“Well, they could have been better,” Rutherford said of Schultz and his defense partner Jack Johnson. “I know everyone picks Jack and has been for a long time, but I think Justin Schultz had a lot more to give in this pairing.”

Schultz’s addition to the blue line has paid off for a team that struggled defensively at times over the past season. He cemented his place in the second pairing alongside Dmitry Orlov and helped level the group with just 22 games left in the regular season. It was also a welcome reset opportunity.

“I think there was a bit of extra motivation when a team really doesn’t want you anymore,” said Schultz. “You know, it gives you a certain amount of motivation to work hard and prove yourself again.”

“Obviously things didn’t go the way we wanted in the playoffs in the bubble,” said Schultz. “I didn’t do my best and it’s a business and I understand that now. I’ve been in the league for a while. It is what it is and [I’m] I’m grateful that I got a chance here in Washington and I hope we can have a good run this year. “

Schultz got off to a quick start in the district, a stretch he described as one of the best hockey players of his career.

He then missed four games after getting a puck in the face in late January. He was required to wear full bladder protection for a month, which can often obstruct a player’s vision after returning to training. He hasn’t fully reached his starting form for the season but said he was close.

“As a person, he’s right in my alley,” said John Carlson. “He’s laid back, loves sports – we talk about sports a lot – watch it all on TV, shoot the breeze, he was great for us too. He’s had an incredible year. I think he plays as well as I’ve never seen him. “

Capitals assistant coach Kevin McCarthy, who works primarily with the defenders, recalls Schultz’s version from the 2017 Stanley Cup final when McCarthy and Capital’s coach Peter Laviolette were in Nashville.

At the time, McCarthy mostly took note of Schultz’s attacking prowess, but has now seen the strong defensive side of his game after being consistently around him.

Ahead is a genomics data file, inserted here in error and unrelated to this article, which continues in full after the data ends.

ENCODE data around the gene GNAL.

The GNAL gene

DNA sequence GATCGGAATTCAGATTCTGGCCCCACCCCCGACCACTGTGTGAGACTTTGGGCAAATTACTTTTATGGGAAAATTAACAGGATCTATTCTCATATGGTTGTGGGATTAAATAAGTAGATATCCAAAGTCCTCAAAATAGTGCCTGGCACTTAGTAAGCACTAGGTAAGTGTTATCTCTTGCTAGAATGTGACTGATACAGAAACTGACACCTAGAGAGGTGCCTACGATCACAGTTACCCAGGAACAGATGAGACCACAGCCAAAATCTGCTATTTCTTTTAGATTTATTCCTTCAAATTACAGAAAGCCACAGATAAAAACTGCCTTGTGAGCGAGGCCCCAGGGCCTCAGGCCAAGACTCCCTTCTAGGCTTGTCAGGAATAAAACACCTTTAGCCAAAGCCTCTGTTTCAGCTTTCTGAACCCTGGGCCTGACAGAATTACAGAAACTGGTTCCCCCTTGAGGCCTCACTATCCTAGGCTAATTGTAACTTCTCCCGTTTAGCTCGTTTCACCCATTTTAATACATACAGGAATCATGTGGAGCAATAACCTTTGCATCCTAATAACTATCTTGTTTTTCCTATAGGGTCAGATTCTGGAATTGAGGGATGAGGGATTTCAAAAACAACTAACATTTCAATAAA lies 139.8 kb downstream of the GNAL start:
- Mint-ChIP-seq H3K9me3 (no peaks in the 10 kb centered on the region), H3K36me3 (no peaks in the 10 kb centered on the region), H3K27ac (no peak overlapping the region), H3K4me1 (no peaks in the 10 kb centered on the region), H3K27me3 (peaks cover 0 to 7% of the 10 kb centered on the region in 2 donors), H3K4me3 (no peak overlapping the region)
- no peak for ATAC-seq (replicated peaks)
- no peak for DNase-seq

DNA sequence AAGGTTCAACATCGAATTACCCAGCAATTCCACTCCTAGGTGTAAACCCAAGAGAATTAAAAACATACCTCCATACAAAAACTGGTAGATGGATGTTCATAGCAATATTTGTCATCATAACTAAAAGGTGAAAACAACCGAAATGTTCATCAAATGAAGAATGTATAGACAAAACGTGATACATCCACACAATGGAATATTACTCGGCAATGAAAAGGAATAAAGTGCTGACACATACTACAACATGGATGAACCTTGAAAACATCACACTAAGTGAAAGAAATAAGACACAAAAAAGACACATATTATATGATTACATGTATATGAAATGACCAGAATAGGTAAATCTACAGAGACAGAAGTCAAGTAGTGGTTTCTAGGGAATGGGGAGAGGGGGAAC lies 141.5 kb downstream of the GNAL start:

“He sees the ice well, he’s a smart player,” said McCarthy. “He defends well. He has a really good racket and you can appreciate his all round play. He’s a very strong 200-foot player. In this part you look at the offense and forget that from a defensive standpoint you have no problem playing it against a line that is out there. That gives you the confidence to get him out of there in any situation. “

McCarthy said Schultz was bringing more balance to the right to complement Carlson. Having two strong offensive defenders in the top 4 – which the capitals have lacked in the recent past – can create a dilemma for opponents when contemplating matchups on the ice.

“It’s a subtle insult,” said Nick Jensen. “It’s not always very conspicuous, but he’s very actively involved. It’s not always right on your face, but he always finds ways to create insults, whether it’s running up the ice and moving it forward and joining as a second wave. “

Washington, which faces Rangers on Tuesday, is looking to give the Orlov and Schultz pairing many offensive zone starts to capitalize on Schultz’s skills. You then have the option to start in this zone, keep the pucks alive, and advance the offense. Since neither of the two plays on penalties like the other four defenders – Carlson, Jensen, Brenden Dillon and Zdeno Chara – the power play and the additional offensive zone help to level out the ice age.

Schultz and Orlov also benefited from a longer time together. The blue line did not suffer any injuries after Schultz’s puck in the face. It has allowed the capitals to attract the same three defensive pairings – Dillon-Carlson, Orlov-Schultz and Chara-Jensen – for multiple games.

“We really got into a groove and a chemistry with partners and there is something to be said about that,” said McCarthy. “When you have the same couples together, you start to form the bond you need, you know?”